Himalayas formation

Formerly, they were described in the singular as the "Himalaya". This was also previously transcribed "Himmaleh", as in Emily Dickinson 's poetry [7] and Henry David Thoreau 's essays. Geography and key features[ edit ] See also: List of Himalayan peaks and passes In the middle of the great curve of the Himalayan mountains lie the m peaks of Dhaulagiri and Annapurna in Nepalseparated by the Kali Gandaki Gorge.

Himalayas formation

The Himalayas are a prime example of how tectonic plate motion can manipulate the earth in extraordinary ways.

Himalayas - Simple English Wikipedia, the free encyclopedia

These colliding plates resulted in the formation of the highest mountain range on the planet. These plates collide with and separate from each other at different rates determined by a process known as convection.

Directly below the lithosphere is the inner mantle known as the aesthenosphere. As hot gas and liquid is produced it moves upward, displacing the cooler and denser gas and liquid.

The direction and rate of movement is totally dependent on what kinds of convection currents are at work below. Approximately million years ago, tectonic forces broke apart this giant continent into pieces, eventually forming the continents we know today.

As convection currents worked independently on the plates associated with these new continental pieces, the plates and their respective continents began to drift across the globe to their present-day geographical locations. Eighty million years ago, India was approximately km miles south of the Eurasian plate.

Separating the two was the Tethys Sea. The Indo-Australian tectonic plate — containing the continent of Australia, the Indian subcontinent, and surrounding ocean — was pushed northward by the convection currents generated in the inner mantle.

For millions of years, India made its way across the sea toward the Eurasian plate.

Formation of the Himalayas

As India approached Asia, around 40 million years ago, the Tethys Sea began to shrink and its seabed slowly pushed upwards. The Tethys Sea disappeared completely around 20 million years ago and sediments rising from its seabed formed a mountain range.

When India and Tibet collided, instead of descending with the plate, the relatively light sedimentary and metamorphic rock that makes up the subcontinent of India pushed against Tibet, forcing it upwards, and created a massive mountain fold.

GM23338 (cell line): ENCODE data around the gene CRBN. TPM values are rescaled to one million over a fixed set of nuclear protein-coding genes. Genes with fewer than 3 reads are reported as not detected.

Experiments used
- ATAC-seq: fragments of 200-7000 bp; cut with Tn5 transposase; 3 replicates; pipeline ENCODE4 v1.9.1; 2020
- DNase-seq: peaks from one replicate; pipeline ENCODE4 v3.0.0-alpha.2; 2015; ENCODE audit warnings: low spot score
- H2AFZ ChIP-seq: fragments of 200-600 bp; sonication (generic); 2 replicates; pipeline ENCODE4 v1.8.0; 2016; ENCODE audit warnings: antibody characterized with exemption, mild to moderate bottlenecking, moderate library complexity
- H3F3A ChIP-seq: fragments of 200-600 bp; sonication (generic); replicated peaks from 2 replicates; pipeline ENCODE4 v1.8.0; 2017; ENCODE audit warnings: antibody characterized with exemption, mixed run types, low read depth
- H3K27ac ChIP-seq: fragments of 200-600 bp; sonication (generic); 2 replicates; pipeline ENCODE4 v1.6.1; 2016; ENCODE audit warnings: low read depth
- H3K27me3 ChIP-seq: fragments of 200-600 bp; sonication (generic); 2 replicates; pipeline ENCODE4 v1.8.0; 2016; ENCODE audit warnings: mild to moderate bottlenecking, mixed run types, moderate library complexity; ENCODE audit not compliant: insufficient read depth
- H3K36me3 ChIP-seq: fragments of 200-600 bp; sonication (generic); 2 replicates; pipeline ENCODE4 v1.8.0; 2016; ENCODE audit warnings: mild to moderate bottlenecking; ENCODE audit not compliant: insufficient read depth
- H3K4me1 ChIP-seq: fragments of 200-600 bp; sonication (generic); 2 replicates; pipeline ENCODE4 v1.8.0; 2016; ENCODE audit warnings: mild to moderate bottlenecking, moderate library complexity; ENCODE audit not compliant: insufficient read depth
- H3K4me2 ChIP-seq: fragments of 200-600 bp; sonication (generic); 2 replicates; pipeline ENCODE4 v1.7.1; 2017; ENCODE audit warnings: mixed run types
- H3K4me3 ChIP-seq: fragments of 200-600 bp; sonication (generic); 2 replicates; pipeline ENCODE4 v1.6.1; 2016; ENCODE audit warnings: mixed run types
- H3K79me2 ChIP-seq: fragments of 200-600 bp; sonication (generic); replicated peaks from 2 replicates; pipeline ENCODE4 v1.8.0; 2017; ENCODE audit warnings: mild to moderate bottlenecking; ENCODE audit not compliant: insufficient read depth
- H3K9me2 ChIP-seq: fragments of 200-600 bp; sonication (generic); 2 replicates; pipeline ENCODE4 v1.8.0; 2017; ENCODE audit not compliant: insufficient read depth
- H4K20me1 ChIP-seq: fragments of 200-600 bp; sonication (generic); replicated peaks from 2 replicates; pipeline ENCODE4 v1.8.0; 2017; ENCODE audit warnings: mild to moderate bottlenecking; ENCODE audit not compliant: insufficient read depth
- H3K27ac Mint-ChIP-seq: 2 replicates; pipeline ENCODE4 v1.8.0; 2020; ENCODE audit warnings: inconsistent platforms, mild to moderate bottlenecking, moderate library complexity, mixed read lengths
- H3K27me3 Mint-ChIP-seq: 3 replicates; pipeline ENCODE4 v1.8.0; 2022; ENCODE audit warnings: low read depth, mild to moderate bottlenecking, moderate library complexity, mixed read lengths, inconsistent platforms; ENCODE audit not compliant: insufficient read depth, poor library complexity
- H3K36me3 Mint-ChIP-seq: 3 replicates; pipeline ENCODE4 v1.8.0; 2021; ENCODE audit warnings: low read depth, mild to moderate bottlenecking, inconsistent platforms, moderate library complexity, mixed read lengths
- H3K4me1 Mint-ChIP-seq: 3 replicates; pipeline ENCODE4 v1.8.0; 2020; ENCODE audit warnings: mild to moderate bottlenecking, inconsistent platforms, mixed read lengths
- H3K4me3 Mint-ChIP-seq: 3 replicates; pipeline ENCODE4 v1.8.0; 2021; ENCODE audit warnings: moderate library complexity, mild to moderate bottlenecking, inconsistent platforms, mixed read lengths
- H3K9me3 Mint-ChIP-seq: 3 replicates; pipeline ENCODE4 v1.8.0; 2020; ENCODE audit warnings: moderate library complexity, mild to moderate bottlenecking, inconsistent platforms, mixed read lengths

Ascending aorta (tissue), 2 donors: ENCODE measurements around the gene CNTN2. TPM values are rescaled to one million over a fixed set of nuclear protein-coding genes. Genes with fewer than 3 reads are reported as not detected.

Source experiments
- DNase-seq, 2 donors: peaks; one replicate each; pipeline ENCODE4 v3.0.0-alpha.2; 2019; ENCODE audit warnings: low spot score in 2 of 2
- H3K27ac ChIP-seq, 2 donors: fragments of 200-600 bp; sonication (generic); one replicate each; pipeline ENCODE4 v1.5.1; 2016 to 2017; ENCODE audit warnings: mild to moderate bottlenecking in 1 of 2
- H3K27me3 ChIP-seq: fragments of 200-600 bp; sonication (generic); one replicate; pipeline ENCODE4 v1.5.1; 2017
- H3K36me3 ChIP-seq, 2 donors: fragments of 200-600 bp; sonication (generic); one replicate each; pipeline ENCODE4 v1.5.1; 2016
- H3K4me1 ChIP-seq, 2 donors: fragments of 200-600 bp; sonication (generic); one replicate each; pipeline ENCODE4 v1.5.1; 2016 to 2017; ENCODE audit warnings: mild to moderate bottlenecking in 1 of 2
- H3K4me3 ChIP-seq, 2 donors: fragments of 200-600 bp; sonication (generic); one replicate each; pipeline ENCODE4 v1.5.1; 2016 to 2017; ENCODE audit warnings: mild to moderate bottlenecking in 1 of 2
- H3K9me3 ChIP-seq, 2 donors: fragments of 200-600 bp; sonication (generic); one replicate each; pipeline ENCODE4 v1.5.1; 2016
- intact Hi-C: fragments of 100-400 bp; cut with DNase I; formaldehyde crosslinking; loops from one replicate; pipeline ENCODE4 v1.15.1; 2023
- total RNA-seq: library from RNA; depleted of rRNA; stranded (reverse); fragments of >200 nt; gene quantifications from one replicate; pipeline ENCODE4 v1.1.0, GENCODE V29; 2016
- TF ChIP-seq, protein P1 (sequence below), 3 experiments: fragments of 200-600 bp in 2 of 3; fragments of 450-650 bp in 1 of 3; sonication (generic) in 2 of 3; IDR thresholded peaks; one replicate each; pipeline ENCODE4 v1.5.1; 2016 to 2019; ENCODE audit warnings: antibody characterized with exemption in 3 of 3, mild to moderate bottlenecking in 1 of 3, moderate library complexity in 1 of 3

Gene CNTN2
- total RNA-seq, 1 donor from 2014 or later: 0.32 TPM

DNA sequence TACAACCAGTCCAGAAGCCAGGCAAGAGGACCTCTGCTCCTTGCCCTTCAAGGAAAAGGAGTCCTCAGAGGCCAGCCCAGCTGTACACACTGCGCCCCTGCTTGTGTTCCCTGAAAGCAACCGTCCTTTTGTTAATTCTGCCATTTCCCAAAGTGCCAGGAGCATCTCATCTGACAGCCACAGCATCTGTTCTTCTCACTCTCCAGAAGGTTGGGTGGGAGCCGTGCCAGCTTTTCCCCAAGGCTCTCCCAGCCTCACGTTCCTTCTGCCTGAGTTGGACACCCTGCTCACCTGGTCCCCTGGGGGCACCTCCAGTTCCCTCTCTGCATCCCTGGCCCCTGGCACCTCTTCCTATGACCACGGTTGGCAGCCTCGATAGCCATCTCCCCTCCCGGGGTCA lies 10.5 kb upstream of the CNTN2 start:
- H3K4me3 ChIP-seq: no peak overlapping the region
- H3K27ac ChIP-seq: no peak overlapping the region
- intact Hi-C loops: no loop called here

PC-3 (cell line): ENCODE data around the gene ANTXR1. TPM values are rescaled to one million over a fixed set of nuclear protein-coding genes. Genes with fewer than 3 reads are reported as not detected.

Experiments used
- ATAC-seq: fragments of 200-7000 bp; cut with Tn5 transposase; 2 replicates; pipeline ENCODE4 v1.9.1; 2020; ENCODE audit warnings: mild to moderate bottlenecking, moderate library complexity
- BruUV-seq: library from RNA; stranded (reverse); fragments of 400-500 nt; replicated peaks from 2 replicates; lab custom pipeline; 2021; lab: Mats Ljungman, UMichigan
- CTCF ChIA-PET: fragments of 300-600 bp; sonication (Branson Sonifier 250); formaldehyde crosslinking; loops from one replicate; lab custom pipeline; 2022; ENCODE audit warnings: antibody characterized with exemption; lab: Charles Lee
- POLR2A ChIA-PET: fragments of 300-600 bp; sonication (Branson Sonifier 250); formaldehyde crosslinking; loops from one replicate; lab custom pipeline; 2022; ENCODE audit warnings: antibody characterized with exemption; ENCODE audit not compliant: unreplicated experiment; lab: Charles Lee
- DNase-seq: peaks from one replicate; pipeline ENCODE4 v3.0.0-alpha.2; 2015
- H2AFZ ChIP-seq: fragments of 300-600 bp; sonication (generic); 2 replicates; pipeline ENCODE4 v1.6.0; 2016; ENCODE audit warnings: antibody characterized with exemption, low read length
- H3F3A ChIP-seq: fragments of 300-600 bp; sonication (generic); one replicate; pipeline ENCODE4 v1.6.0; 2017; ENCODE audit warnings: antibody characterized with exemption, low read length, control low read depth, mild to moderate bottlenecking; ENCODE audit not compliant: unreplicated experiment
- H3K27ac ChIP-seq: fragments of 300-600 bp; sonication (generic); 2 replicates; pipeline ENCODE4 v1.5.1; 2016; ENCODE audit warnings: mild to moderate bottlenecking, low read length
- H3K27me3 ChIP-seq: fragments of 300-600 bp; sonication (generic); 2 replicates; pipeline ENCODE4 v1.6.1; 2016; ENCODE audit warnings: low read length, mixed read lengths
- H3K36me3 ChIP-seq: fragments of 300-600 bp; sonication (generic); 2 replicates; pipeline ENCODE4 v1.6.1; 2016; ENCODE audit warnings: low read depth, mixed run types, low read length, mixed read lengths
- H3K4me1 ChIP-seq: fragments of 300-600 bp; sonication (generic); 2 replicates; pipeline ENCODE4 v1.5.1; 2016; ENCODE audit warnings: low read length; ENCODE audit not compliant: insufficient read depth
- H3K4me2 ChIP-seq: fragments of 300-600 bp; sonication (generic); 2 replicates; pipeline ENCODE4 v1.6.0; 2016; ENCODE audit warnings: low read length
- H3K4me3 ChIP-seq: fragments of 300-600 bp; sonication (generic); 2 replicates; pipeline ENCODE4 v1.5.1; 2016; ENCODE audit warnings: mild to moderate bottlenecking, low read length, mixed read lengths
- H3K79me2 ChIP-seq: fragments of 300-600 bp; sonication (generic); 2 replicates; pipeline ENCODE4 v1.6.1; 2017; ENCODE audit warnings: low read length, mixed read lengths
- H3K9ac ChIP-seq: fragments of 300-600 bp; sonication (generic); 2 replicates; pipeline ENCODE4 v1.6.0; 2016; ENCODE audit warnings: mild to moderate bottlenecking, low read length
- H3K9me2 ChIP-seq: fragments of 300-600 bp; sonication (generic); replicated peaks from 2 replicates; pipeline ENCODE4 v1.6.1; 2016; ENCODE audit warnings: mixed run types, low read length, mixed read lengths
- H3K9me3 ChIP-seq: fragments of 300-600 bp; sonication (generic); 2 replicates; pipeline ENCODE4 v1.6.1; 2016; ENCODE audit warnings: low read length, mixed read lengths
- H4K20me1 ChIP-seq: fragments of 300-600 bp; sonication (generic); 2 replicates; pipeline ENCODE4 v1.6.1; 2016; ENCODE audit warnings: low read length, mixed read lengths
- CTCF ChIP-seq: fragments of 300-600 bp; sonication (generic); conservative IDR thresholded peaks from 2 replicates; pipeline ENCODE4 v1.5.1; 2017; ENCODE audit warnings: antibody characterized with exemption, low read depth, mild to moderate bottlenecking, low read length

The Indo-Australian plate is still moving toward Eurasia, still pushing Tibet upwards. The Himalayas continue to rise by an average of 2 cm each year. The highest mountains are only getting higher. More from The Himalayas 6.The Himalaya Mountains were formed from a collision of tectonic plates.

The mountain formation primarily occurred in three phases that began about 50 million to 70 million years ago and most recently occurred about , years ago.

Himalayas formation

The tectonic plates still are moving, and the mountain range. Himalaya formed with the collision of indo-australian plate to the euratian plate. It's a folded mountain formed with the collision of two plate.

Before crores year ago indo- Australian plate was sliding toward north and it collide with euratian. The Himalayas, which stretch some 2, kilometres between India, Pakistan, China, and Nepal, is the world’s tallest mountain range.

Himalayas formation

In addition to Mount Everest, the world’s tallest mountain by peak elevation standing at 8, meters tall, the range also features several other mountain peaks over 8, meters. Formation of the Himalayas.

Geologically, the origin of the Himalayas is the impact of the Indian tectonic mtb15.com travels northward at 15 cm per year, and joined the Eurasian continent about million years ago.

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Making the Himalayas: Million Years in words. Once, all the world’s landmass was connected, forming one super-continent known as Pangea.

How Himalayas Were Formed